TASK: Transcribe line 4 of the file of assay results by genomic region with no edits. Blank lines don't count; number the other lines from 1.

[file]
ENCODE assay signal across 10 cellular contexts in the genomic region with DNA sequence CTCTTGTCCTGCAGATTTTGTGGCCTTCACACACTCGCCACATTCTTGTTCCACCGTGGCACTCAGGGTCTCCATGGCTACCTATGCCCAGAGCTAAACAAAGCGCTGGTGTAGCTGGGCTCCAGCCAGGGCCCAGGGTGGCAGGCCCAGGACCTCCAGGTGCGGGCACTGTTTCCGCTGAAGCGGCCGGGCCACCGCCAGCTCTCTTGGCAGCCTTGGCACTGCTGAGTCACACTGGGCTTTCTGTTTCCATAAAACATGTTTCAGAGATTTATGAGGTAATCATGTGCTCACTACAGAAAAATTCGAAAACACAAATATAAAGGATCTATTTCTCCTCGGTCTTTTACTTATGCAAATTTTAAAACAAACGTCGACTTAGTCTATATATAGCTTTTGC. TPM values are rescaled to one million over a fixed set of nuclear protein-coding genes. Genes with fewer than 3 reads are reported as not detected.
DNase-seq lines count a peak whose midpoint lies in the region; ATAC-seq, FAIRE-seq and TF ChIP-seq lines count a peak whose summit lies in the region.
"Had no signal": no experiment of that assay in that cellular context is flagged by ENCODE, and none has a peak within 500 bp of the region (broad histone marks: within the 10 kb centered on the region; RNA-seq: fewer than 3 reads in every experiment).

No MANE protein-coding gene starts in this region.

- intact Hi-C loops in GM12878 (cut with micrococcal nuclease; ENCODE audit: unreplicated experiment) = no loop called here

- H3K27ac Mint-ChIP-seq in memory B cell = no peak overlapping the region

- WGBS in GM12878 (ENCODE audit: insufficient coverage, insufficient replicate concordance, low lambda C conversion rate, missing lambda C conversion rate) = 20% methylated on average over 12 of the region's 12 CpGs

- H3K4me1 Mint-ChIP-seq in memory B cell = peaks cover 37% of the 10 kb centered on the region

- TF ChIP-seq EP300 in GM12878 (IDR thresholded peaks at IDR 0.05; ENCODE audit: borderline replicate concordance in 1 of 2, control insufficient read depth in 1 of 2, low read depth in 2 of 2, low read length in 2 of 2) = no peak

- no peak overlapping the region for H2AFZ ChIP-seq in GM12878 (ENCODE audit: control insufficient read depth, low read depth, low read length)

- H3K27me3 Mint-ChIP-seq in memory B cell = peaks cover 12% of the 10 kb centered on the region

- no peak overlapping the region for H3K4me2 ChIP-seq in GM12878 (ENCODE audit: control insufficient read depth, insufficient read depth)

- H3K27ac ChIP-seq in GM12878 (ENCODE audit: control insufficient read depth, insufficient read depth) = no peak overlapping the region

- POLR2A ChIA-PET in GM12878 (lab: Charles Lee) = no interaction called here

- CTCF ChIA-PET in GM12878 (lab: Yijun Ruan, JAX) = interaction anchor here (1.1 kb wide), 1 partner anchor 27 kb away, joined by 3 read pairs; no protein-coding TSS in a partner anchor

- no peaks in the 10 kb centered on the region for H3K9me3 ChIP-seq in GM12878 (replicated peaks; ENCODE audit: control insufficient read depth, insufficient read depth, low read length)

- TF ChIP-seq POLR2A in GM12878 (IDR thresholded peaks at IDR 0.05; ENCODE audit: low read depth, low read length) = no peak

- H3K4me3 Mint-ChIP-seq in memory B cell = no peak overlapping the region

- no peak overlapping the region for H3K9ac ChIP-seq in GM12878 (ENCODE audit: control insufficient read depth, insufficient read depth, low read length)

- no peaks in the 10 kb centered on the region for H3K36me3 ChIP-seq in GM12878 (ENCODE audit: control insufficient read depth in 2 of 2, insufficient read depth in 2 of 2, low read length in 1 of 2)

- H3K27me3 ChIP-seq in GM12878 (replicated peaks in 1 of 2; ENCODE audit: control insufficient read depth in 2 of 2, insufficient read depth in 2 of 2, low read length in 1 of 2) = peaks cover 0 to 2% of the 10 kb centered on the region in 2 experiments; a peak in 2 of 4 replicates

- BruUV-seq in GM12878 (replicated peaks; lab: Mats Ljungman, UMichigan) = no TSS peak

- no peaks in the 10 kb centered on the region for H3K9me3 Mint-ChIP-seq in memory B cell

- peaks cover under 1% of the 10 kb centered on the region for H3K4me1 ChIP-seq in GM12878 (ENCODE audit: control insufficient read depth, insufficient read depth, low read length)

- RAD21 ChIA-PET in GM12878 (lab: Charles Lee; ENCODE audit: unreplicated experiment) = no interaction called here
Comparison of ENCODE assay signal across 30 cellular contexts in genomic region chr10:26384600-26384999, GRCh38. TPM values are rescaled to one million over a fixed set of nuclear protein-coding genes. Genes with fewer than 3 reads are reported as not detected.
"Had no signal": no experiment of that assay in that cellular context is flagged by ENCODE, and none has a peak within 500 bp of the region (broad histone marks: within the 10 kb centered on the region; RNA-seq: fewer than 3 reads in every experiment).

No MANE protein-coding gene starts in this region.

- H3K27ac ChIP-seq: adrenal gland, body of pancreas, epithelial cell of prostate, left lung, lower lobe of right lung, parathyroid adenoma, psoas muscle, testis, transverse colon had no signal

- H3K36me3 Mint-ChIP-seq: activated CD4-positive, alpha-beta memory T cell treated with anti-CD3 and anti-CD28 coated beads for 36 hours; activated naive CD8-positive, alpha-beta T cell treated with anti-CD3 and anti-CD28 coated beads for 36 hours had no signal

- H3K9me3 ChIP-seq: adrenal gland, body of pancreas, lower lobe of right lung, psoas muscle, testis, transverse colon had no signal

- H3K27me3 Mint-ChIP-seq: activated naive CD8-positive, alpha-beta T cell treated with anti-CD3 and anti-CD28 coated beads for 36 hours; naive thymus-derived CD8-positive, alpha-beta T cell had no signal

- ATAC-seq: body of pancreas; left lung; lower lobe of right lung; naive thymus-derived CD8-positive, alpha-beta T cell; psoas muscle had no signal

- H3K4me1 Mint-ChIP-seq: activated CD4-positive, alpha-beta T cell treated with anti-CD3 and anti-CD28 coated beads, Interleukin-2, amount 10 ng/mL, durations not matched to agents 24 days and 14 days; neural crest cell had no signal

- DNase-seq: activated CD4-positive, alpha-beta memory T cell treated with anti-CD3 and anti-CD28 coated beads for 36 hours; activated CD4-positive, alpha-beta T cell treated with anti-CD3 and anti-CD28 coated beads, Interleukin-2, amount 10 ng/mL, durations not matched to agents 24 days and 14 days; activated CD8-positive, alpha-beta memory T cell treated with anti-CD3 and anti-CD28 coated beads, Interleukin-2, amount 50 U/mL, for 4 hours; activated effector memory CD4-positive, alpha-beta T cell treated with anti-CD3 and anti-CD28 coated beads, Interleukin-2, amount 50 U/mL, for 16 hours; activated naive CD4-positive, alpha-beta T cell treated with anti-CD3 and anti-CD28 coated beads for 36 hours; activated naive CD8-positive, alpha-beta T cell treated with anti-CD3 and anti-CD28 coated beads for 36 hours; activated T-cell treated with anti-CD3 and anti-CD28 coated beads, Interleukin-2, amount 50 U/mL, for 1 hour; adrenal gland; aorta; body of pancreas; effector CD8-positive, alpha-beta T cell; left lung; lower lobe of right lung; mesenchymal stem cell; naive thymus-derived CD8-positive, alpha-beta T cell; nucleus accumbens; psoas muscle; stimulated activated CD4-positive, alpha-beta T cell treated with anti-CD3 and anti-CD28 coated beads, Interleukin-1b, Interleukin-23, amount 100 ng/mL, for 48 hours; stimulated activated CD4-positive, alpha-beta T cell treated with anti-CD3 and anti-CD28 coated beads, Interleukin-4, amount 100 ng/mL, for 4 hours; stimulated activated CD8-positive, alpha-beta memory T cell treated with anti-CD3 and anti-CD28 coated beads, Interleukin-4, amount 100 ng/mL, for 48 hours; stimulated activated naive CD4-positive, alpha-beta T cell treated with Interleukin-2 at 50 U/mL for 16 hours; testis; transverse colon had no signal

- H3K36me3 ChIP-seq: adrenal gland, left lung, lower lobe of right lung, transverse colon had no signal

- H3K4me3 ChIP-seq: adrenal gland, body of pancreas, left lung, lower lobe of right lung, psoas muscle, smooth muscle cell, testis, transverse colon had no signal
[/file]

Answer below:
No MANE protein-coding gene starts in this region.